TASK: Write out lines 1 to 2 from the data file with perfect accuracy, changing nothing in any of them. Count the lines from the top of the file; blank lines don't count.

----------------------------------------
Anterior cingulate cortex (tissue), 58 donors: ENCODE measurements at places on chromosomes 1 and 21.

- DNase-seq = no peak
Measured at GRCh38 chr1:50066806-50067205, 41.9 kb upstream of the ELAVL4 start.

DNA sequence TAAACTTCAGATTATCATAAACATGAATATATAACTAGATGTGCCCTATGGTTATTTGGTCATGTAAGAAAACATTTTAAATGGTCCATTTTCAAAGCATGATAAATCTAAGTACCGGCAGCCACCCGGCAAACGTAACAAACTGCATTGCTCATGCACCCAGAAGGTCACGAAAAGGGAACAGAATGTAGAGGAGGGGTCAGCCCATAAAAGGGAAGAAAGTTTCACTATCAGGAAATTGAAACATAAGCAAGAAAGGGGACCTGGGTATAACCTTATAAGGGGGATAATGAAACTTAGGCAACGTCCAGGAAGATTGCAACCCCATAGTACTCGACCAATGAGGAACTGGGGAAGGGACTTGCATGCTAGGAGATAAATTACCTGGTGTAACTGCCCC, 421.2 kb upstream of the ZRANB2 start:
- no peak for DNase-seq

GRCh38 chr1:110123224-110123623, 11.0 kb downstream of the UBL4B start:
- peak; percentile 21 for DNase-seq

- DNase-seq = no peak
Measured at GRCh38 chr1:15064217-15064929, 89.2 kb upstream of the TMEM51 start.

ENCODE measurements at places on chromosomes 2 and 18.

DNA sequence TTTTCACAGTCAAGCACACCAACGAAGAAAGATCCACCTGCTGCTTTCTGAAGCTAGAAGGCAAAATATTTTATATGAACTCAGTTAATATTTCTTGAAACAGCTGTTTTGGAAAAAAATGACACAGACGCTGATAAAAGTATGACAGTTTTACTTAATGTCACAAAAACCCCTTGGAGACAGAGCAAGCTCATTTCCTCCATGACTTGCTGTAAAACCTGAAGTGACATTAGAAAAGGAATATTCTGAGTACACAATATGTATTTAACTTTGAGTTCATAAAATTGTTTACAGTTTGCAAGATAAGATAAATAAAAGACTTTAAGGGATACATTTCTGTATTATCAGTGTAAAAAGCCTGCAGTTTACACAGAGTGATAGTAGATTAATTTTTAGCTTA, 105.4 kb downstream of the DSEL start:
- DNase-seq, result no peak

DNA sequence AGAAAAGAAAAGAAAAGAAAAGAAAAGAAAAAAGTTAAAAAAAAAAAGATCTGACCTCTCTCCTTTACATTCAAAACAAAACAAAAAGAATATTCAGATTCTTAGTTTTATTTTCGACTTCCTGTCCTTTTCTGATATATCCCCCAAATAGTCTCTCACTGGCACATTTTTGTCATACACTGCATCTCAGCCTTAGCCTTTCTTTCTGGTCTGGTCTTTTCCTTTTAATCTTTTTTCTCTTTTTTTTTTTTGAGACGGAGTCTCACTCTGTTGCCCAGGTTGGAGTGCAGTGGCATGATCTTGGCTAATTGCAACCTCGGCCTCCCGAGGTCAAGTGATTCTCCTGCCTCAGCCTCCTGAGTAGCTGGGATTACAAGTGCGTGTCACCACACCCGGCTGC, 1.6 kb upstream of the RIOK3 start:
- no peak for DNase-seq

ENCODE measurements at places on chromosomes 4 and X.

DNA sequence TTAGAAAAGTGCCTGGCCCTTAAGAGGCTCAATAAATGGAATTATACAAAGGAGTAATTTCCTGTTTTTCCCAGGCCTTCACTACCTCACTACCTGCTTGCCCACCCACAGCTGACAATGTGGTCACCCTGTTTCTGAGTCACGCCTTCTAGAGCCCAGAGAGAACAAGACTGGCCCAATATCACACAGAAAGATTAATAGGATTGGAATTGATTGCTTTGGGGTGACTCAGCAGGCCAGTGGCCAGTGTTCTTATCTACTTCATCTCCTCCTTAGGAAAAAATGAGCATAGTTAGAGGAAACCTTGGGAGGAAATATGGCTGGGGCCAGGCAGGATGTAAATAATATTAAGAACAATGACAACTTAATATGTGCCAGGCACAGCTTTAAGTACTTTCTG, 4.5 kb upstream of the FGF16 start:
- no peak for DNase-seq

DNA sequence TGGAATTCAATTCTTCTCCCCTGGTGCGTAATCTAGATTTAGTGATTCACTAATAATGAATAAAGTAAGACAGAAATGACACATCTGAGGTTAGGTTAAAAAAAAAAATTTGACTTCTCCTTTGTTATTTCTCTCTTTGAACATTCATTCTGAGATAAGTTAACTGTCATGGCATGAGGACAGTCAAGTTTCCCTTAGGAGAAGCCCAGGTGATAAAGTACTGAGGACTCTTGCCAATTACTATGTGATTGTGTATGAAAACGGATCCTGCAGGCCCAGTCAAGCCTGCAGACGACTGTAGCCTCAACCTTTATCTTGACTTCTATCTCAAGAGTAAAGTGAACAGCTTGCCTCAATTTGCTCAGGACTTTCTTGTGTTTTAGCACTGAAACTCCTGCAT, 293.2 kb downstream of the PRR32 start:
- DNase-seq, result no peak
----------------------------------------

Anterior cingulate cortex (tissue), 58 donors: ENCODE measurements at places on chromosomes 1 and 21.

- DNase-seq = no peak